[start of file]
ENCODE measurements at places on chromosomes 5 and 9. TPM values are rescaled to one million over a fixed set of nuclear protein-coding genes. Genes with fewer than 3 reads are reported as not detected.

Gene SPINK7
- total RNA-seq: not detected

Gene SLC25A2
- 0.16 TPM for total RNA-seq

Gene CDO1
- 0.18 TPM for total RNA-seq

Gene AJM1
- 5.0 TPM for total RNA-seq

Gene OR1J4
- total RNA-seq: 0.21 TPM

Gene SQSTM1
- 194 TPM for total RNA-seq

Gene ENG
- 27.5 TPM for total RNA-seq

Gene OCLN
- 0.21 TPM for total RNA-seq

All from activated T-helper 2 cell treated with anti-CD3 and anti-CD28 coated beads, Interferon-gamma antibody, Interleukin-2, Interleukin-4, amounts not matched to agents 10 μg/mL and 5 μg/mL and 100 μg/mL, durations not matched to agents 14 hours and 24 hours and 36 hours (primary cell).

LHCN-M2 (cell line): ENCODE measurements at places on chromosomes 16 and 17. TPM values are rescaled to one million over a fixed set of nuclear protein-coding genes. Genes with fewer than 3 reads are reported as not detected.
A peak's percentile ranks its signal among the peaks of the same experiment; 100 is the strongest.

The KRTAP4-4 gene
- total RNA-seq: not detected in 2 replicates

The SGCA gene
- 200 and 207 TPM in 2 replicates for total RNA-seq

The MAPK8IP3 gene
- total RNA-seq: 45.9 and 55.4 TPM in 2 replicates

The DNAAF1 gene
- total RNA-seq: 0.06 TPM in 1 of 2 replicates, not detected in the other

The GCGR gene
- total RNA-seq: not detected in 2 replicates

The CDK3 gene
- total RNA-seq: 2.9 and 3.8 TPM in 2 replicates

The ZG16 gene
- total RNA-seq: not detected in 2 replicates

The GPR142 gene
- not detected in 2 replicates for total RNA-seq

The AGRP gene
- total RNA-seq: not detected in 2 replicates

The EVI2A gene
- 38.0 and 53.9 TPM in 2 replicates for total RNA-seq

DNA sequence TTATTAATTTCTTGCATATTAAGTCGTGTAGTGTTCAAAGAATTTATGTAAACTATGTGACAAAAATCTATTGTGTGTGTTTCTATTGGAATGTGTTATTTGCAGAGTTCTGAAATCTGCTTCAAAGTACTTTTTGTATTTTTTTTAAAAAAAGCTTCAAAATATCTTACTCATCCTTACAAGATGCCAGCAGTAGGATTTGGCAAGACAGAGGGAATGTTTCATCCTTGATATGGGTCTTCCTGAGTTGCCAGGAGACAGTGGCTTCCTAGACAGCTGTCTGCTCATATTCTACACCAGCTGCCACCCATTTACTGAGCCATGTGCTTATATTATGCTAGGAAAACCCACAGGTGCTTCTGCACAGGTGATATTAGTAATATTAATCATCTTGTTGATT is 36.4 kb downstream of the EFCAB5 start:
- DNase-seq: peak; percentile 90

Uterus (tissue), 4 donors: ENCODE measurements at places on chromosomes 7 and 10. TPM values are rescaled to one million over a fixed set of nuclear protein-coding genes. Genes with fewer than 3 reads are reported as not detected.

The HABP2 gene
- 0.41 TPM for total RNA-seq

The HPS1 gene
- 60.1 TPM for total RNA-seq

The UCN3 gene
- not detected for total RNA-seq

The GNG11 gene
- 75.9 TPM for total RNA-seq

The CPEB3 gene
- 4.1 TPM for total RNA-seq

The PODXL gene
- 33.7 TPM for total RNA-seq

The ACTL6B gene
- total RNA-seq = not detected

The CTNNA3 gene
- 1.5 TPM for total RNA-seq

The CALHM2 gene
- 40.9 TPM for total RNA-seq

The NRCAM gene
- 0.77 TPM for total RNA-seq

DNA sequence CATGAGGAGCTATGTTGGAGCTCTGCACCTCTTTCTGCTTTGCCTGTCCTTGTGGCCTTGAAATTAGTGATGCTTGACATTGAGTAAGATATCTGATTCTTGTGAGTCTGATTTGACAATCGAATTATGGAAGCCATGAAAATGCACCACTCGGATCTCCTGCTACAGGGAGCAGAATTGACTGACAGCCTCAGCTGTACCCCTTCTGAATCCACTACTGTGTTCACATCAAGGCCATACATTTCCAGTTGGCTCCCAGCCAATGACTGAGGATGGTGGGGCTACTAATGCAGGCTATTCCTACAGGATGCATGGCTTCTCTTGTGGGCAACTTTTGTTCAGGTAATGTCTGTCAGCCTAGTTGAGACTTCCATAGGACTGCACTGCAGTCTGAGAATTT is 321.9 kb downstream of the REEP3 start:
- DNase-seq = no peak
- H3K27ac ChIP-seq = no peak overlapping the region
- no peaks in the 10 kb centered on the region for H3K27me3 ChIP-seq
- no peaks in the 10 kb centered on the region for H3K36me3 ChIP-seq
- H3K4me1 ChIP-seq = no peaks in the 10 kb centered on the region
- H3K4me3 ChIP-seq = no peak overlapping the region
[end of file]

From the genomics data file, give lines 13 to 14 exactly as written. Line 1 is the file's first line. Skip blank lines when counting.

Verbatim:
- 194 TPM for total RNA-seq

Gene ENG